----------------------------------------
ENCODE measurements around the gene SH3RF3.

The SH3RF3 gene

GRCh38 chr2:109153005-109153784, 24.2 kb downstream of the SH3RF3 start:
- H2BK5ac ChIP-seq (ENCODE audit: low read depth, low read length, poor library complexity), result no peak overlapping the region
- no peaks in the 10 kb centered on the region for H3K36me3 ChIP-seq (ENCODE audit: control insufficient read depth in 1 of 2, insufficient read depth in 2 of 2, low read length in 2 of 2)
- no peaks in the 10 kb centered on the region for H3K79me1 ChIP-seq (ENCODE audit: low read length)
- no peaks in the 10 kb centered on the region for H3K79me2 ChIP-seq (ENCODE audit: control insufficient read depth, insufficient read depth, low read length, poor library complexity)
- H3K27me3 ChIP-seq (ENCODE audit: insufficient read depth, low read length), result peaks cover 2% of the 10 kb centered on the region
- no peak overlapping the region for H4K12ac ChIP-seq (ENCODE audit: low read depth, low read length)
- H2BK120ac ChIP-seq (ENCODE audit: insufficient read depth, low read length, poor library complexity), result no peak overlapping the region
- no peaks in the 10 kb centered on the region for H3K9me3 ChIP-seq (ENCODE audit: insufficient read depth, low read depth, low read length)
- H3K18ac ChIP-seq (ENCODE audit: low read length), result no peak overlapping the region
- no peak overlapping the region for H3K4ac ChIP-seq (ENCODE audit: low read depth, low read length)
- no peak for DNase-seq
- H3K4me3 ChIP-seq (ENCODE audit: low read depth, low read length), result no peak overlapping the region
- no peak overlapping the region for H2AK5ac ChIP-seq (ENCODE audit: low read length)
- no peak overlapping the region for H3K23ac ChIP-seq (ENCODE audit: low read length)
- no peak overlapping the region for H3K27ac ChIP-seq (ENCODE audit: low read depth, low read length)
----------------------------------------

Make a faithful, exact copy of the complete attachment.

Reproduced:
ENCODE measurements around the gene SH3RF3.

The SH3RF3 gene

GRCh38 chr2:109153005-109153784, 24.2 kb downstream of the SH3RF3 start:
- H2BK5ac ChIP-seq (ENCODE audit: low read depth, low read length, poor library complexity), result no peak overlapping the region
- no peaks in the 10 kb centered on the region for H3K36me3 ChIP-seq (ENCODE audit: control insufficient read depth in 1 of 2, insufficient read depth in 2 of 2, low read length in 2 of 2)
- no peaks in the 10 kb centered on the region for H3K79me1 ChIP-seq (ENCODE audit: low read length)
- no peaks in the 10 kb centered on the region for H3K79me2 ChIP-seq (ENCODE audit: control insufficient read depth, insufficient read depth, low read length, poor library complexity)
- H3K27me3 ChIP-seq (ENCODE audit: insufficient read depth, low read length), result peaks cover 2% of the 10 kb centered on the region
- no peak overlapping the region for H4K12ac ChIP-seq (ENCODE audit: low read depth, low read length)
- H2BK120ac ChIP-seq (ENCODE audit: insufficient read depth, low read length, poor library complexity), result no peak overlapping the region
- no peaks in the 10 kb centered on the region for H3K9me3 ChIP-seq (ENCODE audit: insufficient read depth, low read depth, low read length)
- H3K18ac ChIP-seq (ENCODE audit: low read length), result no peak overlapping the region
- no peak overlapping the region for H3K4ac ChIP-seq (ENCODE audit: low read depth, low read length)
- no peak for DNase-seq
- H3K4me3 ChIP-seq (ENCODE audit: low read depth, low read length), result no peak overlapping the region
- no peak overlapping the region for H2AK5ac ChIP-seq (ENCODE audit: low read length)
- no peak overlapping the region for H3K23ac ChIP-seq (ENCODE audit: low read length)
- no peak overlapping the region for H3K27ac ChIP-seq (ENCODE audit: low read depth, low read length)